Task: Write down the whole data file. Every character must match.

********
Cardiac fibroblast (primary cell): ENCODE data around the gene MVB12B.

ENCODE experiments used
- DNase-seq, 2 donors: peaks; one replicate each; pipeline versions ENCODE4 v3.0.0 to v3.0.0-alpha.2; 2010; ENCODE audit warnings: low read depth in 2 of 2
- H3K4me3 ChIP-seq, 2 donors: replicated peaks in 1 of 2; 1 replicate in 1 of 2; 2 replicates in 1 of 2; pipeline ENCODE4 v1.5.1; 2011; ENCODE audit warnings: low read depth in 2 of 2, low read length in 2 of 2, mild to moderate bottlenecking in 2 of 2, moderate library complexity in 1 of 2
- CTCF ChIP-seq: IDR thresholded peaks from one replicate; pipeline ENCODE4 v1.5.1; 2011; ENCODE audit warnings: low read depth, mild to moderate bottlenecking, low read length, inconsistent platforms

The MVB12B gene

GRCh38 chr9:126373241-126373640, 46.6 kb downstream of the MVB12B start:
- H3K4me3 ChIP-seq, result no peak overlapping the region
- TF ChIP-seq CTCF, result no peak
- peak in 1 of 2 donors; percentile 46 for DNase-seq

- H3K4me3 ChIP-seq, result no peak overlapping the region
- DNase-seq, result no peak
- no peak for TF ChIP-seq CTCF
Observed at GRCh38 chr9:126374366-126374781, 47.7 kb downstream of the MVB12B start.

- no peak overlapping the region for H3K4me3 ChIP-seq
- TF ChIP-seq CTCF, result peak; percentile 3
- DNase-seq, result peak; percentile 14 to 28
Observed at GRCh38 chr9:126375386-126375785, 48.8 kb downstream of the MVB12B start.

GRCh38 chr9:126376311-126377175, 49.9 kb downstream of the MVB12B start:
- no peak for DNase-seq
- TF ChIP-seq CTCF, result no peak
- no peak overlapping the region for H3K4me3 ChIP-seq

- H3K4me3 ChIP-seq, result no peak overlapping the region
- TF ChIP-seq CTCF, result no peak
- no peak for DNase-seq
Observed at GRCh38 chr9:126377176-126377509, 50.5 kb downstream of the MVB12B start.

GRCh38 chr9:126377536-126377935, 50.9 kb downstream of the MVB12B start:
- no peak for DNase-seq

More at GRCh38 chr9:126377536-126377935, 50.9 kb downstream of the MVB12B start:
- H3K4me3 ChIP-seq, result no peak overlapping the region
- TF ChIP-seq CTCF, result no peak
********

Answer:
Cardiac fibroblast (primary cell): ENCODE data around the gene MVB12B.

ENCODE experiments used
- DNase-seq, 2 donors: peaks; one replicate each; pipeline versions ENCODE4 v3.0.0 to v3.0.0-alpha.2; 2010; ENCODE audit warnings: low read depth in 2 of 2
- H3K4me3 ChIP-seq, 2 donors: replicated peaks in 1 of 2; 1 replicate in 1 of 2; 2 replicates in 1 of 2; pipeline ENCODE4 v1.5.1; 2011; ENCODE audit warnings: low read depth in 2 of 2, low read length in 2 of 2, mild to moderate bottlenecking in 2 of 2, moderate library complexity in 1 of 2
- CTCF ChIP-seq: IDR thresholded peaks from one replicate; pipeline ENCODE4 v1.5.1; 2011; ENCODE audit warnings: low read depth, mild to moderate bottlenecking, low read length, inconsistent platforms

The MVB12B gene

GRCh38 chr9:126373241-126373640, 46.6 kb downstream of the MVB12B start:
- H3K4me3 ChIP-seq, result no peak overlapping the region
- TF ChIP-seq CTCF, result no peak
- peak in 1 of 2 donors; percentile 46 for DNase-seq

- H3K4me3 ChIP-seq, result no peak overlapping the region
- DNase-seq, result no peak
- no peak for TF ChIP-seq CTCF
Observed at GRCh38 chr9:126374366-126374781, 47.7 kb downstream of the MVB12B start.

- no peak overlapping the region for H3K4me3 ChIP-seq
- TF ChIP-seq CTCF, result peak; percentile 3
- DNase-seq, result peak; percentile 14 to 28
Observed at GRCh38 chr9:126375386-126375785, 48.8 kb downstream of the MVB12B start.

GRCh38 chr9:126376311-126377175, 49.9 kb downstream of the MVB12B start:
- no peak for DNase-seq
- TF ChIP-seq CTCF, result no peak
- no peak overlapping the region for H3K4me3 ChIP-seq

- H3K4me3 ChIP-seq, result no peak overlapping the region
- TF ChIP-seq CTCF, result no peak
- no peak for DNase-seq
Observed at GRCh38 chr9:126377176-126377509, 50.5 kb downstream of the MVB12B start.

GRCh38 chr9:126377536-126377935, 50.9 kb downstream of the MVB12B start:
- no peak for DNase-seq

More at GRCh38 chr9:126377536-126377935, 50.9 kb downstream of the MVB12B start:
- H3K4me3 ChIP-seq, result no peak overlapping the region
- TF ChIP-seq CTCF, result no peak